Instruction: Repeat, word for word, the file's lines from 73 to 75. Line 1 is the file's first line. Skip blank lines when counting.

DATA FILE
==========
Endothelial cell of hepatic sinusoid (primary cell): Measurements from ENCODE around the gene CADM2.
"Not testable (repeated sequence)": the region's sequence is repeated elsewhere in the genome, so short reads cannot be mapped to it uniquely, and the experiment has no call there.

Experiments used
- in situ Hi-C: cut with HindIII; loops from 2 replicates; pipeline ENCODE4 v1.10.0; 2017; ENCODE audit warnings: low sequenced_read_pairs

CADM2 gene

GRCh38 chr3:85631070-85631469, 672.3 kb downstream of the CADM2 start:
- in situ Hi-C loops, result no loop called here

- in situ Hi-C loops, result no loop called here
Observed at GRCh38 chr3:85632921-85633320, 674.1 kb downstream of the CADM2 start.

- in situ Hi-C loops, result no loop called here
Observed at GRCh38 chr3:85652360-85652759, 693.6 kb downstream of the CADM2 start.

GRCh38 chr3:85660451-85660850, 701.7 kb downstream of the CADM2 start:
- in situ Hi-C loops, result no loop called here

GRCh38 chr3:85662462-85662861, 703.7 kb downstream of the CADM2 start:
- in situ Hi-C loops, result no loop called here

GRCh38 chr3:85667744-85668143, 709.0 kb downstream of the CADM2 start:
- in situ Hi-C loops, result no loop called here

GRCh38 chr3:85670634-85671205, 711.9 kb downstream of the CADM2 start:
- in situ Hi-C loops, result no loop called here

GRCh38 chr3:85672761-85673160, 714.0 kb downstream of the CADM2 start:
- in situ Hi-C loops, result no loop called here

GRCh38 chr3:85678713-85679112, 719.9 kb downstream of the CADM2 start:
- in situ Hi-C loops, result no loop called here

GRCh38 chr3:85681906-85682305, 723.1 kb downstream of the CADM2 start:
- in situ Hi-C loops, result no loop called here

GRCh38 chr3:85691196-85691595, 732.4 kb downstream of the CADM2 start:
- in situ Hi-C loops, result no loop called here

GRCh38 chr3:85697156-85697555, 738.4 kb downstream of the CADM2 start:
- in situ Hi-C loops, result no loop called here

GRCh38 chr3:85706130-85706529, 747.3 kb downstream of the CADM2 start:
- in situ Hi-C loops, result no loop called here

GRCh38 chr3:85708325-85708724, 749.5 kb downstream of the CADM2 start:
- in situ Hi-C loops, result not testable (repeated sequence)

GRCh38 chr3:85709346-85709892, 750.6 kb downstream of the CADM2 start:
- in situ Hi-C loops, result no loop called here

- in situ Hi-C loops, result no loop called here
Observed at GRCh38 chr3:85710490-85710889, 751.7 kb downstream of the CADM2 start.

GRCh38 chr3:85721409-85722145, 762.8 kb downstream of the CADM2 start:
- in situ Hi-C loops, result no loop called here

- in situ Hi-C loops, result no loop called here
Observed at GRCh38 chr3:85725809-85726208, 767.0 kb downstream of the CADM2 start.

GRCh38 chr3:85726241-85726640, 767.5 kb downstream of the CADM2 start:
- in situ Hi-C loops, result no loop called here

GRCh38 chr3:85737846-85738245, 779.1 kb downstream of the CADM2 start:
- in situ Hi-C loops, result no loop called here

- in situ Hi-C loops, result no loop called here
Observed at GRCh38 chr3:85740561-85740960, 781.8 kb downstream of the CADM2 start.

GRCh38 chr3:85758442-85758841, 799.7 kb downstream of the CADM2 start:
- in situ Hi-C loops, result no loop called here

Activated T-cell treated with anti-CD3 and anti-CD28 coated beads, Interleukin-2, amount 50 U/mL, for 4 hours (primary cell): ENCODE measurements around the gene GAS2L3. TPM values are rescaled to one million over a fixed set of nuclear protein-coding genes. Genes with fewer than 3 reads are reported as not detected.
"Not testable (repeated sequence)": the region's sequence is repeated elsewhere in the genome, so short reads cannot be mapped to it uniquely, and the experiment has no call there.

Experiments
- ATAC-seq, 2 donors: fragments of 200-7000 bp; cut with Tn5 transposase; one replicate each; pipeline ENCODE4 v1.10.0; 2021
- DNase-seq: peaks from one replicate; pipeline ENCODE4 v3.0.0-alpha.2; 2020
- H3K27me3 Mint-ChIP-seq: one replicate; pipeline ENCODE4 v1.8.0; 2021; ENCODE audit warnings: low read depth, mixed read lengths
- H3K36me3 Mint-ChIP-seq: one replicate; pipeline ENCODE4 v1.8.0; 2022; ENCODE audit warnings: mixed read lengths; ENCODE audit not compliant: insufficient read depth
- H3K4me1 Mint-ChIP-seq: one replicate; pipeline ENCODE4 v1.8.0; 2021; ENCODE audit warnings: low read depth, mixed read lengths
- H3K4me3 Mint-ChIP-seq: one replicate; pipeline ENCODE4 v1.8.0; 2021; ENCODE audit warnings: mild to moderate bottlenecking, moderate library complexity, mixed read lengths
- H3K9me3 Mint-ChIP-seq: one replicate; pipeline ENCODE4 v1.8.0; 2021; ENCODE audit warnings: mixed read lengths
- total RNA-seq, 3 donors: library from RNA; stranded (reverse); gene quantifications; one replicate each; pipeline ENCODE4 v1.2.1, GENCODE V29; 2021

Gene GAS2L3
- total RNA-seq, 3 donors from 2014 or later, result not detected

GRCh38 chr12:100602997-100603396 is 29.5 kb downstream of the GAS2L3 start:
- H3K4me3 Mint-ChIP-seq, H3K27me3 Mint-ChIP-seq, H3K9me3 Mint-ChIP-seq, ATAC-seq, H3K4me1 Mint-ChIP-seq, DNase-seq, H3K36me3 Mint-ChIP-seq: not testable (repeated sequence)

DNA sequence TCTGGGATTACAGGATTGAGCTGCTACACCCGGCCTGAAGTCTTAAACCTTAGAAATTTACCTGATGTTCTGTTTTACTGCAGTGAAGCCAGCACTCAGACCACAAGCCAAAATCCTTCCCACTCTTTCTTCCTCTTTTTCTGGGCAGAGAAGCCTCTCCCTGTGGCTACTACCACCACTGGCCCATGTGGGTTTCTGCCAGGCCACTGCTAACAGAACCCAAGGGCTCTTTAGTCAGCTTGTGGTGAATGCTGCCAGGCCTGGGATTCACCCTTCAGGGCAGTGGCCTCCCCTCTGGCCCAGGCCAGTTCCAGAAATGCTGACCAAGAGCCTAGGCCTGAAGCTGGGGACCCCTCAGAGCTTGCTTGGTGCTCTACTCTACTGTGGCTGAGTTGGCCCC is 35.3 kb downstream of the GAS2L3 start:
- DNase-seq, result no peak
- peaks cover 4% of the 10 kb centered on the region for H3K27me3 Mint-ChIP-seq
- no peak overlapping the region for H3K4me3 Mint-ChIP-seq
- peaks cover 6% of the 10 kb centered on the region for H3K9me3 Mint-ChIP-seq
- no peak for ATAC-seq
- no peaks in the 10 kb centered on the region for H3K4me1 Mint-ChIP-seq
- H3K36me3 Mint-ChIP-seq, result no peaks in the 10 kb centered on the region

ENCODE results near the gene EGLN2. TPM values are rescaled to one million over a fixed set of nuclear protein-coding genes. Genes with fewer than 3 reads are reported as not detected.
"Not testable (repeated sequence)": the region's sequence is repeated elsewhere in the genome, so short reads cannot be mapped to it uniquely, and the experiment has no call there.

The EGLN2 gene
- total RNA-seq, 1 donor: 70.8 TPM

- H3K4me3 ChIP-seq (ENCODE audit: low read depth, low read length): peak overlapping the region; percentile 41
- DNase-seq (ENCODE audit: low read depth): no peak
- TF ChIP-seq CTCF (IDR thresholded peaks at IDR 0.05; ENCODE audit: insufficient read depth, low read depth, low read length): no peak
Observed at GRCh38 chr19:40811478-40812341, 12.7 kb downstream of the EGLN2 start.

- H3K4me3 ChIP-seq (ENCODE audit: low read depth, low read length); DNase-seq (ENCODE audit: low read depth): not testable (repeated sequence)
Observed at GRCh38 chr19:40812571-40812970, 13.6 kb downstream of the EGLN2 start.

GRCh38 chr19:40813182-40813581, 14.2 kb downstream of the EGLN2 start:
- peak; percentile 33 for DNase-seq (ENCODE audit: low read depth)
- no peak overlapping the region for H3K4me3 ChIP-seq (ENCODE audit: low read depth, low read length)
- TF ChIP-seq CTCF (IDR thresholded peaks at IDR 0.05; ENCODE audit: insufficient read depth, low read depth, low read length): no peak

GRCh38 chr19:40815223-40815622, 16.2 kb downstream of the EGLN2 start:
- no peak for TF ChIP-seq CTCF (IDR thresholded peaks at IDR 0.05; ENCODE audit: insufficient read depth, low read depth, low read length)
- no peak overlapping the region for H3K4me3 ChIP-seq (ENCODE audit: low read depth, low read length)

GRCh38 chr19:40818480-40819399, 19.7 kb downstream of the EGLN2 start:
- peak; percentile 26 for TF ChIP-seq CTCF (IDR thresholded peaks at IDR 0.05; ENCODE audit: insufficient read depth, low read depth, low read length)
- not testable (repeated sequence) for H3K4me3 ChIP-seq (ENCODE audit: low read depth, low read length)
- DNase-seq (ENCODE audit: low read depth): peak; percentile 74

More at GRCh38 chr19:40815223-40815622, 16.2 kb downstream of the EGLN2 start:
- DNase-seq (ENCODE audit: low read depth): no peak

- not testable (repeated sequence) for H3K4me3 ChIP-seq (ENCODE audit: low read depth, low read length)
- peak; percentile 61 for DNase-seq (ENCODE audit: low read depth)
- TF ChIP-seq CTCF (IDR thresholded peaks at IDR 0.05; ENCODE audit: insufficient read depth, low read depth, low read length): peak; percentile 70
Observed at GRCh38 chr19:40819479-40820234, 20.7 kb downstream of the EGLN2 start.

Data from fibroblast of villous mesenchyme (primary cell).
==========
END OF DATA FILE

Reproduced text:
ENCODE results near the gene EGLN2. TPM values are rescaled to one million over a fixed set of nuclear protein-coding genes. Genes with fewer than 3 reads are reported as not detected.
"Not testable (repeated sequence)": the region's sequence is repeated elsewhere in the genome, so short reads cannot be mapped to it uniquely, and the experiment has no call there.

The EGLN2 gene